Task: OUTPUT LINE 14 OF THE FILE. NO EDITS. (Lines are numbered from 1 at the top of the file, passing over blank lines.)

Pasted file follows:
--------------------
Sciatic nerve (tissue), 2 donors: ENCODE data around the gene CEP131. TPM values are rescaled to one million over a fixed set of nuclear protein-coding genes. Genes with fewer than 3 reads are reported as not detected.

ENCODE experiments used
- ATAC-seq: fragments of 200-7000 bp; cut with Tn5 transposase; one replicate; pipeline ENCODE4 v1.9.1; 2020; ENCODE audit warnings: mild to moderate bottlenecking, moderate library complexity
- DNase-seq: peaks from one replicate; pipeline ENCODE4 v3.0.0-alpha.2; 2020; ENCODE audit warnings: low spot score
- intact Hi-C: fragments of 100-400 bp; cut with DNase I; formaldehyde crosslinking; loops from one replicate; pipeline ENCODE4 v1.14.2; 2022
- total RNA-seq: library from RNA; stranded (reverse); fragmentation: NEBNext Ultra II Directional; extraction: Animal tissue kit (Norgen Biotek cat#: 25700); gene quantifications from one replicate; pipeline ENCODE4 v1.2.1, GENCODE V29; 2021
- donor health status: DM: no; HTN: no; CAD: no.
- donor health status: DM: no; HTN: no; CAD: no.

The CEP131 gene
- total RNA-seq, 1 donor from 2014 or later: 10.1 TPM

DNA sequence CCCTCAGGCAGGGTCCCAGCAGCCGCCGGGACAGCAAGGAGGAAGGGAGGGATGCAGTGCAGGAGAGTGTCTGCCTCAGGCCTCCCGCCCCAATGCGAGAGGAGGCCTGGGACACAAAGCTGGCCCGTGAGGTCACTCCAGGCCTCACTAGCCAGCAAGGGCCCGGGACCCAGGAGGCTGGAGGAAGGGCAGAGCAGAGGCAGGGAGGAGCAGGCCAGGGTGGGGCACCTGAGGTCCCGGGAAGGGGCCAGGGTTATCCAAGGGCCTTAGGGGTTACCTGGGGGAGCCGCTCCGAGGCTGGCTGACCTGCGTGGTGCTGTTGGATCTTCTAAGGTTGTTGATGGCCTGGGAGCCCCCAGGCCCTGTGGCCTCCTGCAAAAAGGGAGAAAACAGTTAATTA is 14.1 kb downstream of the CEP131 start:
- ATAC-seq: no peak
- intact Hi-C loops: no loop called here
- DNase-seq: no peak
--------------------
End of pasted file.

- DNase-seq: no peak